Before verse 13 Peter breaks down the weightiness of this salvation we have received as Christians.  I’ve grown tired of the phrases, “born again” and “saved”.  They come with the connotation of a superficial Christiandom that says it’s #blessed and has no sobriety about what it means to be saved or born again.  But Peter gets to the down and dirty of  what it means to be born again and saved in a way our western evangelical selves have gotten all sterilized and plastic.

Maybe I’m cynical. Maybe it’s because I live with an unbeliever, but for me, all the Christianization of things is nauseating. If Jesus isn’t real, if he doesn’t change the way I think and give me a whole new outlook on life and new desires and affections… if he doesn’t really turn my world upside down then he’s a hoax and I’m a liar.  But if I’m really born again I’ll find a whole new kind of life growing in me.  And if I’m really saved, that will mean something that’s very sobering.  I mean, if “saved” just means put the Christian cherry on top of my devil’s food life then fooey!  That’s not saved, that’s sugar-coated.  Peter doesn’t say in verses 3-12 that we’ve been sugar-coated.  Jesus had things to say about people that said they were saved and evangelized others to make them “saved” when they were really rotten dead walking around in white washed tombs making walking dead in nice suites out of their converts.

“Woe to you, scribes and Pharisees, hypocrites! For you travel across sea and land to make a single proselyte, and when he becomes a proselyte, you make him twice as much a child of hell as yourselves.” Matthew 23:15

Peter, the one who knows what it feels like to betray Jesus, fall under the weight of that shame and guilt and experience restoration with Jesus, talks about being born again as a radical, life changing experience Jesus does in us.  Being born again we love a Savior we have never seen, even while we suffer (vs.6-8). Our affections have been radically changed. It’s like we’ve been born all over again.

And our salvation is just that… a new birth that will grow up (by God’s tremendous grace and mercy) till the day when Christ perfects us at his coming.

Salvation isn’t a ticket out of hell.  It’s death to our old self, daily.  And new life growing in us, daily.

This is what verse thirteen’s “therefore” is there for.  I just see Peter full of expression and passion looking at us with wide eyes after showing us the scandalous wealth we’ve been given in being born anew as God’s own children, saved from the destruction our sin-rotting selves were destined for, and say, “Put your big boy and big girl pants on cause it’s war now! You’ve been utterly changed, and now for the rest of your life here you need a sober perspective.  You need to stop putting your hope in people, status, wealth, achievement, health… even this life and you need to fix your eyes on that promises that you’re gonna see Jesus.  And when you see him, you’re gonna be made like him.  And the war will be over!”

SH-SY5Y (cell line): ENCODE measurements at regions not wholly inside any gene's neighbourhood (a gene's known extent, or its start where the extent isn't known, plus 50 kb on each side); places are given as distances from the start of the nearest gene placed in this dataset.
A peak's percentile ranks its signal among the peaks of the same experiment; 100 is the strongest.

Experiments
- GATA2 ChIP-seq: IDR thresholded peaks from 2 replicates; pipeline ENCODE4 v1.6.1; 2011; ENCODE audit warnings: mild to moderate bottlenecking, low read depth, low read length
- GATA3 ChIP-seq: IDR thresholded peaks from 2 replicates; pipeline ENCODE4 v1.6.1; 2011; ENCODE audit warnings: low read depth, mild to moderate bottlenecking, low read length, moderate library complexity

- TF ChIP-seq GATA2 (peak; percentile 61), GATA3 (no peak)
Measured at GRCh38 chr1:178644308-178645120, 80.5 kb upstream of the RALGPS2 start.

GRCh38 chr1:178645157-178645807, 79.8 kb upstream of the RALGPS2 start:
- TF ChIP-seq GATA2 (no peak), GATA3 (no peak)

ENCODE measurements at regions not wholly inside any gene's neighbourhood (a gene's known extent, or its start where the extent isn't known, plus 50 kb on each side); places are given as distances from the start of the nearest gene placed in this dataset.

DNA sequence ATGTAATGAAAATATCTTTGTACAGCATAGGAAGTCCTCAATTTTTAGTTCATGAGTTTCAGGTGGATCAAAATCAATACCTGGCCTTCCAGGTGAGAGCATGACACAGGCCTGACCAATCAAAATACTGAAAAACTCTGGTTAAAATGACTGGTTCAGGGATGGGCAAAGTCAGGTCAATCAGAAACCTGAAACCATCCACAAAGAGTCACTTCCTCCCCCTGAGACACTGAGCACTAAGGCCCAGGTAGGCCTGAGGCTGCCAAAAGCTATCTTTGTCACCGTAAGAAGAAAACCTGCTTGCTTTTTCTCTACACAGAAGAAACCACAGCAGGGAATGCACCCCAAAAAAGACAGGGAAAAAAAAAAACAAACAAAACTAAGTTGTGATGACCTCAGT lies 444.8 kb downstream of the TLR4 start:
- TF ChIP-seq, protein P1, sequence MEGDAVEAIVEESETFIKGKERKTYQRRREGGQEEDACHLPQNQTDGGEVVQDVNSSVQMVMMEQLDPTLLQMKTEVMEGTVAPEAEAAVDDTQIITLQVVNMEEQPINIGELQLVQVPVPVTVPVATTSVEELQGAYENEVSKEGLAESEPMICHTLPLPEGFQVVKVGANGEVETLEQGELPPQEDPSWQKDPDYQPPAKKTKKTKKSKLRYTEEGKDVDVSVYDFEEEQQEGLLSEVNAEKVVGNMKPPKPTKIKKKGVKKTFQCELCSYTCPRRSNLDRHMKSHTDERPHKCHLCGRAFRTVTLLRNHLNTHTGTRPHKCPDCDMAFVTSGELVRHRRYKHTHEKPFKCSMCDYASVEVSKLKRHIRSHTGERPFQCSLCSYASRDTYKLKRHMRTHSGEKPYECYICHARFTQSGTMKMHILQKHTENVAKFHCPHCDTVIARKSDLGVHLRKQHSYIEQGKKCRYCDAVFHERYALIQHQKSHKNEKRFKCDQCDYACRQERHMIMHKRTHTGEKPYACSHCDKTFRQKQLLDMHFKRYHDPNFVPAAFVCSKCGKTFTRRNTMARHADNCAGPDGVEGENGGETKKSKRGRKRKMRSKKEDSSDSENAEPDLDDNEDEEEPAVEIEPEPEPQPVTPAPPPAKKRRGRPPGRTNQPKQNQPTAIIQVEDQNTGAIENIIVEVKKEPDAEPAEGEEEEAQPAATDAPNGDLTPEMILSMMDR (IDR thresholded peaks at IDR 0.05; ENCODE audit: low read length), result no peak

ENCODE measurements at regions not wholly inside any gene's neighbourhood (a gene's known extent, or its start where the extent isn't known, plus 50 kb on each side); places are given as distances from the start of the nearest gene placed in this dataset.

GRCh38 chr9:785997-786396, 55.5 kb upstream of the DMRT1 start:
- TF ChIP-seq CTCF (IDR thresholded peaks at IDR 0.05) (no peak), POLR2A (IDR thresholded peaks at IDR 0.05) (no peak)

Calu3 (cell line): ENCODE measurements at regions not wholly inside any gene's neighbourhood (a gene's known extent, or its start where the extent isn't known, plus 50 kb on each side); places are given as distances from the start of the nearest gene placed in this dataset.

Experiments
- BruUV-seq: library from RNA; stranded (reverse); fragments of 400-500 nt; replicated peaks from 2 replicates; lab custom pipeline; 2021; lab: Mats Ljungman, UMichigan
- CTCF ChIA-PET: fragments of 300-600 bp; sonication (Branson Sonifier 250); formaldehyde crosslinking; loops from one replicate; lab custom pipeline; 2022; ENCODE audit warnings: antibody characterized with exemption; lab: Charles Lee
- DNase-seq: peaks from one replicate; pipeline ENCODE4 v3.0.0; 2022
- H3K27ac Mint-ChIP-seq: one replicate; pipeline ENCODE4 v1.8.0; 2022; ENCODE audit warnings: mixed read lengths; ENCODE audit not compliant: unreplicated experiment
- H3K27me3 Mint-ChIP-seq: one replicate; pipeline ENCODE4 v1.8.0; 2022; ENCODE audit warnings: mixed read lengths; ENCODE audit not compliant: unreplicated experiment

I was born in 1974 to Bob and Verna Deane.  In 1990 I was born again to God.  And now as His child, I don’t go the way of Bob and Verna and all that my firstborn self had set her hopes on.  All those passions I had were due to ignorance.  I had no idea how good God was and so I put all my hope in things and people that are not good. As God’s child I am set apart from all that.  I don’t live from a place of poverty hoping that some broken person or lying status or temporary wealth will make me satisfied and secure.  I live from a place of abundance with confidence in the One who laid down his life for me and took my old passions and all the deadly fruit they bore with him to the cross.

I am holy. Because my Father is holy.  And by his grace he is bearing the fruit of his holiness even in me.  That’s beyond amazing.


Coming Friday! 

A new series

Short almost-true tales-2

I’ll be posting a historical-fiction short story this Friday.  This first installment of Fiction Friday comes from a piece I submitted to a writing contest.  It didn’t win, but it got me thinking I should try to write some fictional pieces more often. I really enjoyed it.  Anyway, I’d love it if you joined, and if you’re so inclined to write a short 1500 words or less fictional short story and email it to me at awomanfound@gmail.com I’d love post your piece on one of my Fiction Friday posts.